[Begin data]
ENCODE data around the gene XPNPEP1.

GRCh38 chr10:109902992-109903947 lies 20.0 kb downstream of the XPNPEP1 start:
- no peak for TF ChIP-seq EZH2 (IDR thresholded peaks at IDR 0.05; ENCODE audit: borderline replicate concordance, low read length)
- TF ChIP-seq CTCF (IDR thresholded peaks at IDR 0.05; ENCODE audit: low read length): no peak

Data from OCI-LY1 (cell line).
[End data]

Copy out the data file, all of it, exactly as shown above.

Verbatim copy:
ENCODE data around the gene XPNPEP1.

GRCh38 chr10:109902992-109903947 lies 20.0 kb downstream of the XPNPEP1 start:
- no peak for TF ChIP-seq EZH2 (IDR thresholded peaks at IDR 0.05; ENCODE audit: borderline replicate concordance, low read length)
- TF ChIP-seq CTCF (IDR thresholded peaks at IDR 0.05; ENCODE audit: low read length): no peak

Data from OCI-LY1 (cell line).